TORONTO, ON (April 11, 2016) – Nearly three-quarters (74 per cent) of Ontario women incorrectly believe a Pap test detects sexually-transmitted infections and almost half (48 per cent) believe a Pap test screens for vaginal cancer, shows a new survey commissioned by Cancer Care Ontario. The survey also found that almost half (49 per cent) of women surveyed don’t know that cervical cancer is preventable.
In 2015, approximately 640 women in Ontario were diagnosed with cervical cancer and an estimated 150 died from the disease. This April, Cancer Care Ontario has partnered with the Canadian Cancer Society to raise awareness about cervical cancer prevention and the importance of getting screened.
“It’s important for women to know that cervical cancer is almost entirely preventable with regular screening, appropriate and timely follow-up of abnormal results and HPV immunization,” says Dr. Joan Murphy, Clinical Lead, Ontario Cervical Screening Program, Cancer Care Ontario. “If a woman has not had a Pap test within the last three years, she should speak with her family doctor as soon as possible.”
A Pap test is a simple screening test that can help prevent cervical cancer. Women aged 21 to 69 should get screened for cancer with a Pap test every three years if they are or have ever been sexually active. The test looks for abnormal cervical cell changes, but it does not test for other cancers in the reproductive organs, such as ovarian cancer, or for sexually-transmitted infections, such as chlamydia, gonorrhea or human immunodeficiency virus (HIV). A Pap test can be done at your family doctor’s office, and if you don’t have a doctor, you can get a test done at a walk-in clinic or sexual health clinic.
Key survey findings:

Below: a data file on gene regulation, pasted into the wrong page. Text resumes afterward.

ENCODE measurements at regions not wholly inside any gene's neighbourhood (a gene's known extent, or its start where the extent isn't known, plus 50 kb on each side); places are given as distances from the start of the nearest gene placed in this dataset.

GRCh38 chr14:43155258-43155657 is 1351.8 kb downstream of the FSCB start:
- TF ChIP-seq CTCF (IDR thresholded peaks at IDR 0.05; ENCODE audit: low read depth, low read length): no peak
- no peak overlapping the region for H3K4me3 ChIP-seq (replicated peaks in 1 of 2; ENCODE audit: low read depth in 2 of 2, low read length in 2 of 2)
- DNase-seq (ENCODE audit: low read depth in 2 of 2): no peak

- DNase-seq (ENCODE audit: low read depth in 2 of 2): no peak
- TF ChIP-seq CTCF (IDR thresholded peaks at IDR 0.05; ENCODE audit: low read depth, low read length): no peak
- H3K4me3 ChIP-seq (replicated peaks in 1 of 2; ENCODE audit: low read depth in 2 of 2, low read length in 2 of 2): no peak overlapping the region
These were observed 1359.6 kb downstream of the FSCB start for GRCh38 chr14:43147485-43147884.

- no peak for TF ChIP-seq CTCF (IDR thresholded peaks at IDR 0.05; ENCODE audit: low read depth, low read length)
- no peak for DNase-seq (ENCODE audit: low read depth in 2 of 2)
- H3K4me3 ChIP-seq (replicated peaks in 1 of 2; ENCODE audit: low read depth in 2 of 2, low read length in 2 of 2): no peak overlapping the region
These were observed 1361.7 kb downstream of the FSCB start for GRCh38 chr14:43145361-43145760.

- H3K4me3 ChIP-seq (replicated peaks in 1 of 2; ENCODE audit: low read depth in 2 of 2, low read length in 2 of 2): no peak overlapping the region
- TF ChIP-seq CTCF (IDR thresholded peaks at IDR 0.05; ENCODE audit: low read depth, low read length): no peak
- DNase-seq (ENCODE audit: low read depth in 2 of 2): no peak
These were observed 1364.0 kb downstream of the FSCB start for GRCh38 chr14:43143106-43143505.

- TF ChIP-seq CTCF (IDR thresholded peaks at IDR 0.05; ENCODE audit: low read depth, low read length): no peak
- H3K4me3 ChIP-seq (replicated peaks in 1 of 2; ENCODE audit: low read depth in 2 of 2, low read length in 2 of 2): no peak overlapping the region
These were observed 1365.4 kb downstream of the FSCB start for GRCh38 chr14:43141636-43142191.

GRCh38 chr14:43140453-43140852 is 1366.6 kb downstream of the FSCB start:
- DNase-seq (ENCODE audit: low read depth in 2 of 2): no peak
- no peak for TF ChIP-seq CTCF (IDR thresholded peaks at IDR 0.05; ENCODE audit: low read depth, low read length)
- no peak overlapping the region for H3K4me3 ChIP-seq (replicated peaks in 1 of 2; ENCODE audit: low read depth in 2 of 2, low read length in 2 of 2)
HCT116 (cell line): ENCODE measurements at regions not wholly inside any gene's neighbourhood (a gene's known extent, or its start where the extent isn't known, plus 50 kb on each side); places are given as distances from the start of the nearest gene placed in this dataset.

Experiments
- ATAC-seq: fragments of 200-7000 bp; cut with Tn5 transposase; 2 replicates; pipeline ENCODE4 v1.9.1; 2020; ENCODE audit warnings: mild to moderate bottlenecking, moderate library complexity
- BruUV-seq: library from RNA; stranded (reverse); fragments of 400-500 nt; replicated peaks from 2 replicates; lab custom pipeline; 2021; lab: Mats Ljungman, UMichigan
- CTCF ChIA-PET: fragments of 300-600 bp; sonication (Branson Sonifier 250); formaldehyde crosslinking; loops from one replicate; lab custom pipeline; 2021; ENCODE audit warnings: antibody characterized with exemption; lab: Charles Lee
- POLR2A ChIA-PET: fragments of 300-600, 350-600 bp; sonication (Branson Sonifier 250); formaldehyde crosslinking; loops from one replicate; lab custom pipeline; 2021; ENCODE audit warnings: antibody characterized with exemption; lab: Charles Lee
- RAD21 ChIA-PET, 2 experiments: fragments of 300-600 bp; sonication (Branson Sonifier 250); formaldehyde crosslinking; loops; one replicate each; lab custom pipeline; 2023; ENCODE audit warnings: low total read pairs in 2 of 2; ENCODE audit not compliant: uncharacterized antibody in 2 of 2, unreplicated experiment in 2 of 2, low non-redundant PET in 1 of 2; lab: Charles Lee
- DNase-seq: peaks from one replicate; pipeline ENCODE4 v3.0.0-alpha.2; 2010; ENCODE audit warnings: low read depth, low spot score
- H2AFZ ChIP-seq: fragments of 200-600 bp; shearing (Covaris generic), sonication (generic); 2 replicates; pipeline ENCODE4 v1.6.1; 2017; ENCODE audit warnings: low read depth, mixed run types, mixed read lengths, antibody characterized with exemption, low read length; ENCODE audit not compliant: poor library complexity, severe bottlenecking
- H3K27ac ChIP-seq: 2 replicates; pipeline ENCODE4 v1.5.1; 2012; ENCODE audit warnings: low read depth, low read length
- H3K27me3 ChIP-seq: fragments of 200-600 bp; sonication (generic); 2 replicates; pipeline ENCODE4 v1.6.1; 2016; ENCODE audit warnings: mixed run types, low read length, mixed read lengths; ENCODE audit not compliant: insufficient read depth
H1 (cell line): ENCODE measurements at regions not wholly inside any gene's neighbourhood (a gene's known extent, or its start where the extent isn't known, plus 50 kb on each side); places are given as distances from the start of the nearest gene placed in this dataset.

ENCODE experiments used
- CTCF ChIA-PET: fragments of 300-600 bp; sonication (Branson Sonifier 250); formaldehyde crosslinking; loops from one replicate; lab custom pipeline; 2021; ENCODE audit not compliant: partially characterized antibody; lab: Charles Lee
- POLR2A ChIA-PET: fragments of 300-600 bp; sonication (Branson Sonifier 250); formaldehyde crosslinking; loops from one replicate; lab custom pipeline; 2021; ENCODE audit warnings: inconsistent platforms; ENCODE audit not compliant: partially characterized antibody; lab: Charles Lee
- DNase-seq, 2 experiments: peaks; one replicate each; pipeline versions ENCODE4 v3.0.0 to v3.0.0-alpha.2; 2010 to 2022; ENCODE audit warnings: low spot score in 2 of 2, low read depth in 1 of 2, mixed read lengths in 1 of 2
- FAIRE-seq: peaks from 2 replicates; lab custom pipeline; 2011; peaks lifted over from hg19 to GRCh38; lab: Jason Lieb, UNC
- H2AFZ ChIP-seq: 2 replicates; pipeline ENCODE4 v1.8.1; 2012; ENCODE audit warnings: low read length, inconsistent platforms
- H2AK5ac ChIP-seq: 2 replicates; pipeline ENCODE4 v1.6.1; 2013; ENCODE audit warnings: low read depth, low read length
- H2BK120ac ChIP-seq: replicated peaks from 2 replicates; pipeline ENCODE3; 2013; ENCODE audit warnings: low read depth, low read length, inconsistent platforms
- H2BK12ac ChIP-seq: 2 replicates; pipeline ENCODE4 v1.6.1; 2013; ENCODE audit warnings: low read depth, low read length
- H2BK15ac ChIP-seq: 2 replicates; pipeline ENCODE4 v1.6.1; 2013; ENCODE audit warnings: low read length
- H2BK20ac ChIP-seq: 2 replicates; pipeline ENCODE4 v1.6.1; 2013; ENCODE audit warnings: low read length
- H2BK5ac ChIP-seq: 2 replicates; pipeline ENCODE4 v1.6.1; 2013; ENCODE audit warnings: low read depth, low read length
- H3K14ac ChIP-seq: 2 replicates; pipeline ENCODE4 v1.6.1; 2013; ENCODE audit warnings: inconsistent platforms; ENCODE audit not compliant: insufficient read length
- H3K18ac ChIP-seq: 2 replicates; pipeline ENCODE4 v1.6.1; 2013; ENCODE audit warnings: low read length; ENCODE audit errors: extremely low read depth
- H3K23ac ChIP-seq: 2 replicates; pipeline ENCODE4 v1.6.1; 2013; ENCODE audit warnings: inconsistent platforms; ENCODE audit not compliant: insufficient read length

- Nearly three-quarters (74 per cent) of women surveyed incorrectly believe a Pap test detects sexually-transmitted infections, specifically human papillomavirus (HPV) (51 per cent), chlamydia (40 per cent) gonorrhea (36 per cent) and bacterial vaginosis (34 per cent).
- Of the 90 per cent of women who said a Pap test screens for cancer, nearly one-half (48 per cent) incorrectly believe it tests for vaginal cancer. More than one-third believe it tests for ovarian cancer (37 per cent) and uterine cancer (34 per cent).
- Sixty-one per cent of women surveyed know that a Pap test should be done every three years; however, 75 per cent of women either don’t know when they should stop having a Pap test or think they should continue indefinitely.
- Four in five women are aware that having a regular Pap test will help reduce the risk of developing cervical cancer (82 per cent), but far fewer indicate knowing about other methods of protection: only 44 per cent said HPV immunization, 24 per cent said always using a condom and 22 per cent said being monogamous.
“Promoting cancer prevention and the importance of cancer screening is one of the core priorities of the Canadian Cancer Society,” says Susan Flynn, Senior Manager Cancer Prevention, Canadian Cancer Society Ontario Division. “We are pleased to be partnering with Cancer Care Ontario on this important initiative to ensure that women prioritize their own health and take the time to book a Pap test if they are overdue for one.”